I was still half an hour away and absolutely mortified.  She had knocked on the door and on getting no answer saw my husband’s number on our van outside the house.  On calling him, he gave her my number.  I just happened to be about an hour from home.  I apologised, explained I hadn’t given permission for a party and grovelled some.  This was the first of three calls from three different mothers standing outside my house.  Little Man had the sense to look embarrassed by this point.

We all got onto the train as I grovelled to the third mother and as I hung up, I turned around to find I could not see Gorgeous!  We had left him on the platform.  While I panicked and my heart dropped into the pit of my stomach, my sisters had the sense to get off at the next stop, take the train back and find him sitting with the station guard.  In the meantime, I had another call I didn’t recognise, which I ignored as I was panicked to speak to another irritated mother of disappointed children.  I later found that Gorgeous had memorised my mobile number and given it to the guard who tried to call me.  I felt like a BIG, BIG, BIG failure at this point, but sooooo relieved that I had my son in front of me.  I later asked him why he hadn’t got on the train; it was because he was engrossed in his new book about sharks.  Well I couldn’t really argue with that, I often used to miss my train stop during my commute into the city because I would be lost in my book.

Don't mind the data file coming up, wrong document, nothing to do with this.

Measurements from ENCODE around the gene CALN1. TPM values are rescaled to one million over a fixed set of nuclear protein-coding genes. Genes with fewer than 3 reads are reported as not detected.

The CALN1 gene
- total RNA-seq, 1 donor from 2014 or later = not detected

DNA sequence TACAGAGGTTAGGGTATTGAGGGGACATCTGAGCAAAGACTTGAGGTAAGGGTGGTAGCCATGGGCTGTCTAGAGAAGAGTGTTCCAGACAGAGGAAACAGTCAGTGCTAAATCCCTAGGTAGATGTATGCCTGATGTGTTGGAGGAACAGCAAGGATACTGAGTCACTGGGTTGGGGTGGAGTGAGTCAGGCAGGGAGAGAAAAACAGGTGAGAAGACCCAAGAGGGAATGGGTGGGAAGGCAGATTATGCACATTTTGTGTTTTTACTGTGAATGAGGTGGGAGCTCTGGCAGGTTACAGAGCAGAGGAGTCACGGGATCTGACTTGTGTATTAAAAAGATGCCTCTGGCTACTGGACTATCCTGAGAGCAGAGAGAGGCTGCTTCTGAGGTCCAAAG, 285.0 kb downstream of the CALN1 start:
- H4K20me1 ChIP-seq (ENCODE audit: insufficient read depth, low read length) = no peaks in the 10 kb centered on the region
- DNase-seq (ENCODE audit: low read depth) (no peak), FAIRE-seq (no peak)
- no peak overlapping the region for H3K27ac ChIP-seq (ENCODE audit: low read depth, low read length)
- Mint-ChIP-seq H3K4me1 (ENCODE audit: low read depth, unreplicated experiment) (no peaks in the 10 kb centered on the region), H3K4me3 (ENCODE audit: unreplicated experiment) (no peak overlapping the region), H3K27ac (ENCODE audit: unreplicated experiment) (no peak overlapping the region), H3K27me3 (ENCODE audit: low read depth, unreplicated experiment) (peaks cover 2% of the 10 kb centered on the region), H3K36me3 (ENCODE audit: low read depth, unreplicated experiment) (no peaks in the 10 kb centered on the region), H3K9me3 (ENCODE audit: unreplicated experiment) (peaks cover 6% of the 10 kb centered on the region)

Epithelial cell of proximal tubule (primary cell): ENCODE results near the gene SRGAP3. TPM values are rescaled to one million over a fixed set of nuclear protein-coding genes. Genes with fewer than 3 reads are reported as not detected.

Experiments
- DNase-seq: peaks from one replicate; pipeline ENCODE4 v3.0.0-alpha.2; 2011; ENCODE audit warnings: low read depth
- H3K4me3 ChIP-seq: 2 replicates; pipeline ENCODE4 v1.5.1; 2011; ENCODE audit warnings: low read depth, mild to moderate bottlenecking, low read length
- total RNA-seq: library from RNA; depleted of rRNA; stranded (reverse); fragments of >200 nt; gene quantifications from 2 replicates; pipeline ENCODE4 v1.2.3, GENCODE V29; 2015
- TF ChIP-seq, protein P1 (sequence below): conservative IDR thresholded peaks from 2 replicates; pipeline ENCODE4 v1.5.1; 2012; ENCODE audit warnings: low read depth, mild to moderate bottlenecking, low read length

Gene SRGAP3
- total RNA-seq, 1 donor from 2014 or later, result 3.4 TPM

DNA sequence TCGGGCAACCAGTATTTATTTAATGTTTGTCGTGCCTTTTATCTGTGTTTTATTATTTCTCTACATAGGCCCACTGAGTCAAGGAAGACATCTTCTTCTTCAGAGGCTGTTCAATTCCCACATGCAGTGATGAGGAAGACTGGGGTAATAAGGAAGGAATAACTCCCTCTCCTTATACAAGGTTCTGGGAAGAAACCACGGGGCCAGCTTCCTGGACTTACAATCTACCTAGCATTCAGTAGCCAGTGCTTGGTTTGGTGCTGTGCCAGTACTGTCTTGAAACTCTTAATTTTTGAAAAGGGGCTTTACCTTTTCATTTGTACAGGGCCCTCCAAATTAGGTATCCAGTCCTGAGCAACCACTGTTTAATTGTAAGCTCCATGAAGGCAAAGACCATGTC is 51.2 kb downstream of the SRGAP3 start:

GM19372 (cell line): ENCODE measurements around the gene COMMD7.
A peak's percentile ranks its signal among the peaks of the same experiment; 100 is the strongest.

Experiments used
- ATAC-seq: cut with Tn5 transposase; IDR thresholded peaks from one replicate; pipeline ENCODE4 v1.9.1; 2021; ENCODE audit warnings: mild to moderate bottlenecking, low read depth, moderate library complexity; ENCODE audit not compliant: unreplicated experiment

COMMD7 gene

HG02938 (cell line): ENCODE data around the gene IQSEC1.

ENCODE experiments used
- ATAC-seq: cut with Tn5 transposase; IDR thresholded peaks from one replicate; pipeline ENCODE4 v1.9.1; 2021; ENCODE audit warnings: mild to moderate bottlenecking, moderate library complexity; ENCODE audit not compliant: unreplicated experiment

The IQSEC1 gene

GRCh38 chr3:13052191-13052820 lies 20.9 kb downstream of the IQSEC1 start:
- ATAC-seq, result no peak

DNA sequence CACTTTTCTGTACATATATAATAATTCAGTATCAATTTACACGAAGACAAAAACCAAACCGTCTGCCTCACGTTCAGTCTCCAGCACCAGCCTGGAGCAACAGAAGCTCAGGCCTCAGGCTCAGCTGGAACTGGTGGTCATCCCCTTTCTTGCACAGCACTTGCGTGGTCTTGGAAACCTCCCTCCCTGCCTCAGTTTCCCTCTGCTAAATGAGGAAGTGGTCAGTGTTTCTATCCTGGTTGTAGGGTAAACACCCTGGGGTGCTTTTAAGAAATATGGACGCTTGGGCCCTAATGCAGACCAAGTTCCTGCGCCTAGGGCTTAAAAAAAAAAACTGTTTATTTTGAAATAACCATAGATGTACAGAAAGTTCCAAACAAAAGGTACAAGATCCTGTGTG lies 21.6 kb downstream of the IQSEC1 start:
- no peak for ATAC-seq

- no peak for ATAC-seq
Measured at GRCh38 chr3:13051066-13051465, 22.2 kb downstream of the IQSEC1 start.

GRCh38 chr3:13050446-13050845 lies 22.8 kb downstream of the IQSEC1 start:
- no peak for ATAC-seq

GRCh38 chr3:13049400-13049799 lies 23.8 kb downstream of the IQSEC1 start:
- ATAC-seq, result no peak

In any case, by this point I was shattered, a nervous wreck, embarrassed and very clear on the idea of regular trips into the city.  They were not going to happen any time soon.  I will be sticking to walking to the local library, visits to friends and getting hubby to take them to the park.  Once the weather improves, we can plan some days out to places OUTSIDE of London in the car like we do every summer insh’Allah.